"Mommy, will I be with God when I die?"

I answer the question with a question: "Where did you learn about God, baby girl?"

"God is a man who lives up in the sky."

"Has anyone talked to you about God?"


So what kind of answer do you parents give your child to a question like this?  A flat out no?  Do you let them come to their own conclusions?  

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Comment by Maia Rodriguez on March 3, 2014 at 3:08pm

@Ted, that's interesting.  I hadn't thought of it that way.  And I'll check out "The Magic of Reality".  Was that the children's book that Dawkins wrote?

Comment by Ted Foureagles on February 27, 2014 at 10:05am

"The Magic of Reality" by Richard Dawkins is a strong attempt at that.  On a subtler scale, cartoons like Scooby-Doo are pretty good because reason always wins in the end.

Comment by Maia Rodriguez on February 27, 2014 at 9:56am
I wish there were books or shows for kids that talk about God vs. Science that lets them draw their own conclusions.
Comment by Ted Foureagles on February 27, 2014 at 7:44am

 "Why do you think that?"  I asked.

Perfect response -- well done!

Comment by Maia Rodriguez on February 26, 2014 at 10:30pm

Agreed.  I do want her to question everything.  That's important.  I don't, however, want to tell her WHAT to think.  I want to teach her HOW to think.  Case in point: today we finally had the "God talk".  She asked me a question about God, and I said I didn't believe in God.  She gasped, and said, "Oh no, mommy, you're going to go to hell!"  "Why do you think that?"  I asked.  "Because that's where you go if you don't believe in God!"  (Side note: I have NO idea where she learned about these things).  We had a long talk about the Greek gods and Zeus and correlated it to today's God, which probably went a little over her head.  Then she said, "I think... I think I'll choose to believe in God."  Sigh.... I left it there, because at this point in the game, she's not really at an age of reason yet, nor old enough to understand all of what we're talking about.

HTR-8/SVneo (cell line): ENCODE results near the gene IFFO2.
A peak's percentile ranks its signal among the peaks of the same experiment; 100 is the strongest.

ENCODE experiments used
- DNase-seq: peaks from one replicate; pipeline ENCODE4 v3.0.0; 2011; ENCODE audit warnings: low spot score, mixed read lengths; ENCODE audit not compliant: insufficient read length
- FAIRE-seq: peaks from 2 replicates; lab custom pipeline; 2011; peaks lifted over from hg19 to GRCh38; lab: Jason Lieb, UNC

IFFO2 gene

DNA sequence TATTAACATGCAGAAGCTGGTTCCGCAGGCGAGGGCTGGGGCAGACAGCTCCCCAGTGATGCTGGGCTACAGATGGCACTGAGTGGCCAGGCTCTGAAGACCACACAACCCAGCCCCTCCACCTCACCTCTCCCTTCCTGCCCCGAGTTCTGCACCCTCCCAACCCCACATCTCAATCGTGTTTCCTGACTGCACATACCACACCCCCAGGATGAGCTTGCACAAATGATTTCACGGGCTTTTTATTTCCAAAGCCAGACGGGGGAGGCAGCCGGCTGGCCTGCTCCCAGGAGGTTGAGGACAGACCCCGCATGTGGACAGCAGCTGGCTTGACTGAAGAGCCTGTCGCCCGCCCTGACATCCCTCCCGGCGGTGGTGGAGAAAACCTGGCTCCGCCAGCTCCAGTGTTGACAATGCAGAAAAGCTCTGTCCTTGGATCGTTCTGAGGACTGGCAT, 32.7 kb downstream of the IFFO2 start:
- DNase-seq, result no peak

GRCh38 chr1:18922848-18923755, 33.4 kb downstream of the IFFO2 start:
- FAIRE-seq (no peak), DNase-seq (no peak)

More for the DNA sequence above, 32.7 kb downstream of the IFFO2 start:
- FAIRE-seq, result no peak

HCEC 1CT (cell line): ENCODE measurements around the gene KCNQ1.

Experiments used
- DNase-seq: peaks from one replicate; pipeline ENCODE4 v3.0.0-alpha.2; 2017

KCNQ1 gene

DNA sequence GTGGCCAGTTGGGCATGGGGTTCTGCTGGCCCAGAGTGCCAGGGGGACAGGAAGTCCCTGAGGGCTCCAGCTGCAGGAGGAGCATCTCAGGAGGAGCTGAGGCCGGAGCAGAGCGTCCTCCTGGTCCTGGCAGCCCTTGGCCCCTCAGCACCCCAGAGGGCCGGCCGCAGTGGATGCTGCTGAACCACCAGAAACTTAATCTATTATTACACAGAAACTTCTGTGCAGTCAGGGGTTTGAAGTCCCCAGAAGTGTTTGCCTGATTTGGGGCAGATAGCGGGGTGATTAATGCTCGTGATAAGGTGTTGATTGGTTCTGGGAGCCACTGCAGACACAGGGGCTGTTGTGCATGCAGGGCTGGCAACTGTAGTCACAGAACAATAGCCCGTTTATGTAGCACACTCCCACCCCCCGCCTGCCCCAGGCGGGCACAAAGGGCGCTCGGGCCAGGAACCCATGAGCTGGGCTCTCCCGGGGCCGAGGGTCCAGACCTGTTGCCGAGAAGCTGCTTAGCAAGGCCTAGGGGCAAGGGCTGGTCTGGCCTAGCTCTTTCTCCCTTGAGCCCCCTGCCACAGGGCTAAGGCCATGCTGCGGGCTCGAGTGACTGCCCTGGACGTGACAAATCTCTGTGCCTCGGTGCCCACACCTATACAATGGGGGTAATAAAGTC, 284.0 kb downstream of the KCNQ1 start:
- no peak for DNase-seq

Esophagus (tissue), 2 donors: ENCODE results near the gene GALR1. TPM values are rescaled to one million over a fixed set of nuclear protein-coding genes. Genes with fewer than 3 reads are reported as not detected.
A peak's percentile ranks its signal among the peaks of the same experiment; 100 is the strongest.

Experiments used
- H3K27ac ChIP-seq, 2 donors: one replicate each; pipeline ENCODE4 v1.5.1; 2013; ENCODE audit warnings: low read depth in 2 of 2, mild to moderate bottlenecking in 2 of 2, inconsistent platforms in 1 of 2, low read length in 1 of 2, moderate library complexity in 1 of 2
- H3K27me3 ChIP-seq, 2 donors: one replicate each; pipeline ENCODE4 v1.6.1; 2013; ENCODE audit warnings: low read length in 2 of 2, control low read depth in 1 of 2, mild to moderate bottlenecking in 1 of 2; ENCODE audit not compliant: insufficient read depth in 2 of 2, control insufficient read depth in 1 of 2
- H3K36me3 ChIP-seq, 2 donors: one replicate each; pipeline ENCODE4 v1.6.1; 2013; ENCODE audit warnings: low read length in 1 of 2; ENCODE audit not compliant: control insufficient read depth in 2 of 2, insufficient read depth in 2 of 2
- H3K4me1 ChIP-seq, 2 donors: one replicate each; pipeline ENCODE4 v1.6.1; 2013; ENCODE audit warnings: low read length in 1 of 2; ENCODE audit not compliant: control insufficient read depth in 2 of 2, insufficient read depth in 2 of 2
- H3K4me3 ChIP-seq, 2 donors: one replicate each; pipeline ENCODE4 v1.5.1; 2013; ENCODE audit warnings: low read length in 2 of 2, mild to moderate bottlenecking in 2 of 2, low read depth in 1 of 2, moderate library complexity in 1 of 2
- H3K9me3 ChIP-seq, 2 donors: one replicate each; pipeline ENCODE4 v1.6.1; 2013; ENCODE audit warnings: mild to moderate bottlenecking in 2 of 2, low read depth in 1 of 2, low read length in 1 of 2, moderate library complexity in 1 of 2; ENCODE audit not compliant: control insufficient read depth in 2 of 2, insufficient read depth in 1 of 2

Comment by Ted Foureagles on February 24, 2014 at 9:43am

I was almost 4 when I figured out the Santa Claus scam (of course I didn't let on right away for obvious reasons).  It was the first inkling I'd had that adults would tell me things that weren't true.  It took another couple of years for me to work out that God was the same thing.  And it was several more years before I realized that people weren't just telling that story to fool little kids, but also to fool themselves.  Teach kids to question everything -- even what you're telling them.


Comment by Michael Penn on February 24, 2014 at 9:14am

I agree with Future. Tell her god is Santa Claus or that god is like Santa Claus. That way the problem solves itself in time. As for her asking about god, it's simple. She is not raised in a closet and she has TV, peers, and others around and people believe various things.

I first asked about god when I saw my granadfather reading his bible and they explained that book to me as a book about god. Later I liked to have them read it to me. Especially the parts about Michael the Archangel. I wonder why?

Comment by Maia Rodriguez on February 23, 2014 at 7:46pm

@Future: cute idea!  I wouldn't want to confuse her more though.  Lol.  My father is an atheist and allowed me to come to those conclusions on my own time.  He did not force any way of thought on me.  When I began asking about it, he started suggesting books and ideas.  For that, I am grateful.  I want to give my daughter the same opportunity to come to her own conclusions.  I never want her to come to me years later and say I placed something in her head that she didn't want there.  It would be my sincere hope that she is not religious, but should that happen I'm going to assume she has her own reasons for it: such as a need for security.  6 is still a little too young, in my opinion, to grasp these concepts.  But when the questions come, they must be answered in a way that allows their little minds to think.

Comment by Future on February 23, 2014 at 1:06pm
Here's an idea - tell her you have a secret: God is Santa Claus. That way she will naturally give up the god delusion concurrently with Santa.
Comment by Ted Foureagles on February 23, 2014 at 12:55pm

When my nephew was about that age, and while we were lying in the hammock gazing at clouds, he asked, "Tonton (French for Uncle), why doesn't God fall down from up there?"  I replied, "God is not a person or a real thing like a tree; it's an idea in people's minds.  He's like Harry Potter -- a story we tell ourselves."

His response, which made me very proud and happy, was, "Oh, good."



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